We danced and sang and formed a conga line 15 people long in a teeny tiny kitchen. We were all children, giggling at each other’s silly glasses and wild wigs and magnificent freeness.
That evening, and every other moment he exists, Grey creates an effervescent environment of uninhibition. His life is a demonstration of how to be candidly and beautifully unreserved. He has the soul of a child looking at the world with wonder and innocence and his life’s work is bringing everyone to that magical place with him.
As adults we are told to be realistic. When we aren’t realistic we’re told to grow up. At some point we’re supposed to let it go of the magic. Or maybe we just forget to believe in it or it’s beaten out of us. But remaining childlike should be seen as a victory, not a fault.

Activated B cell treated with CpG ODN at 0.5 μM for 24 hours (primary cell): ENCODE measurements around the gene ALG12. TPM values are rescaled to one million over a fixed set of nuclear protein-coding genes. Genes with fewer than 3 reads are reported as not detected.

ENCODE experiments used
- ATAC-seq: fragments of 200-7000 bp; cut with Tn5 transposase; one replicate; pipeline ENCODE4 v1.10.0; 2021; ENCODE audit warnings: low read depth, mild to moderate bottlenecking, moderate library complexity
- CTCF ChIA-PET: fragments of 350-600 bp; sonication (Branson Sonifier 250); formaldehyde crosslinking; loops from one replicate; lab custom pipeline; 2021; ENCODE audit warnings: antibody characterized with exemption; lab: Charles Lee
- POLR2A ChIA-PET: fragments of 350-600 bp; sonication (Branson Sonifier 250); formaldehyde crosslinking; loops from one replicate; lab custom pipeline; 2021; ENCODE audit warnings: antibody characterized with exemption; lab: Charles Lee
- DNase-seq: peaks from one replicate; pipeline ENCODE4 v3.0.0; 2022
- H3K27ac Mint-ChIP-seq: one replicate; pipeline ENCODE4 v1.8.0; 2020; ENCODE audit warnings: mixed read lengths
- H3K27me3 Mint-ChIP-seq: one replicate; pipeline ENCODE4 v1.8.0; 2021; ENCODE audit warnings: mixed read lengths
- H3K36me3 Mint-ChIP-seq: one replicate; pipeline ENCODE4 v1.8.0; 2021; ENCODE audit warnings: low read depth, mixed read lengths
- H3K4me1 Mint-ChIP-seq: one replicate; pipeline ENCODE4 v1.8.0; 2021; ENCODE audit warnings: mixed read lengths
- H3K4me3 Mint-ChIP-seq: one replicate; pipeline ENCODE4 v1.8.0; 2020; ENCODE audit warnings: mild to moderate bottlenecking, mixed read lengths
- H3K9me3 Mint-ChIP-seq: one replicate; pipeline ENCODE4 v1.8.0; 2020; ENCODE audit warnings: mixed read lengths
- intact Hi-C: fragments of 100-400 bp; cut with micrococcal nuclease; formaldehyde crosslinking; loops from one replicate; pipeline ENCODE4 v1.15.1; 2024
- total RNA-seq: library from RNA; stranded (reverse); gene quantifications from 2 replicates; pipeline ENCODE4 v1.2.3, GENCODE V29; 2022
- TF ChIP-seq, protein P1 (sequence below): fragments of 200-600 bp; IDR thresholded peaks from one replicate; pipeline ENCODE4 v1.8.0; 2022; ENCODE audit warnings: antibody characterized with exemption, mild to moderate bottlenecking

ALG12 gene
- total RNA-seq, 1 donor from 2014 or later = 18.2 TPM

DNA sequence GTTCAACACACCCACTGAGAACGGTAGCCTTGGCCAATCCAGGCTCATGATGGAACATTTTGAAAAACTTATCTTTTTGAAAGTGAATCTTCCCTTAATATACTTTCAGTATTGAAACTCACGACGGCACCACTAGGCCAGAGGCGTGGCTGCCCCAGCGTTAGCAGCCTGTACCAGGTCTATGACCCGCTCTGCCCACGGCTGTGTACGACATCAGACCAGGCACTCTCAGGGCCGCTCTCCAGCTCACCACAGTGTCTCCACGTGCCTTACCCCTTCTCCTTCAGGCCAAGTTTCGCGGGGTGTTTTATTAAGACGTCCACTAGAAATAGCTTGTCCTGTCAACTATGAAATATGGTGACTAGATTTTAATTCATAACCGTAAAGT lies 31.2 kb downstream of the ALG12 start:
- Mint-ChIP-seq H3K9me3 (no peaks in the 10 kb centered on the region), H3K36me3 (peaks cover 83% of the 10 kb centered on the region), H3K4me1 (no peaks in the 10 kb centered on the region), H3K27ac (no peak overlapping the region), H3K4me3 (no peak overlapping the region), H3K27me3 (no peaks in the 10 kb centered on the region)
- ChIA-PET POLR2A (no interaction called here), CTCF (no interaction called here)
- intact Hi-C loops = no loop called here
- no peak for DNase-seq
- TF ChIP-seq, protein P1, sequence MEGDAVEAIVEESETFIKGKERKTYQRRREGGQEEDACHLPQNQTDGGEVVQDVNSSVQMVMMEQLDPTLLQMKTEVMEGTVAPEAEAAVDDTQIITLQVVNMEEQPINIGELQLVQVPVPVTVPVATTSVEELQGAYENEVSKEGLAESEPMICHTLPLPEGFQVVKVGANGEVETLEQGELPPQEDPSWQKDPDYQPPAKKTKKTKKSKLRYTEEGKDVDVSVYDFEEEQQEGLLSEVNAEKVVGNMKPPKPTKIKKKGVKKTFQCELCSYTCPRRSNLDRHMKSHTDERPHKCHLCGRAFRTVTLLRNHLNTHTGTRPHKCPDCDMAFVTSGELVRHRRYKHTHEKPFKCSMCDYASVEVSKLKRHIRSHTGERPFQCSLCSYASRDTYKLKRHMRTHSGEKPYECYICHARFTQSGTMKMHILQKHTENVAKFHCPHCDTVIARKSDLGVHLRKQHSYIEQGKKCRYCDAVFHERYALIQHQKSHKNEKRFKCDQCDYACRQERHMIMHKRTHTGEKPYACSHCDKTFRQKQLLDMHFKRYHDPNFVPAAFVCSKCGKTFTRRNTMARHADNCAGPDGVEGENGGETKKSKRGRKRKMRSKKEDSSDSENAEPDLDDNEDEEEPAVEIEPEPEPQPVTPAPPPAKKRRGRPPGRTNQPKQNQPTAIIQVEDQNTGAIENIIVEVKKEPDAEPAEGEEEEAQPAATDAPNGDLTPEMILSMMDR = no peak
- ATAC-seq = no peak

Where’s the fault in belly laughing so hard you snort? In rolling around on the floor with a stranger’s dog and using your imagination and squealing with delight about candy and cake and ice cream? In choosing to skip down the street rather than walk and blowing bubbles out your second story window so passersby think they’re walking through a mysterious bubbleland. Where’s the fault in so desperately wanting your favorite books to be real that sometimes you just pretend they are? In loving Disney movies and juice boxes? In seeing fairy doors instead of former wine cellars?
If you can work everyday to support yourself, pay your bills and deal with heartbreak, disappointment and global and societal tragedy. If you can grin and bear monotony and endure frantic business. If you can successfully and sometimes unsuccessfully manage adulthood and still find time to feed the inner child, consider yourself glitteringly and victoriously magical.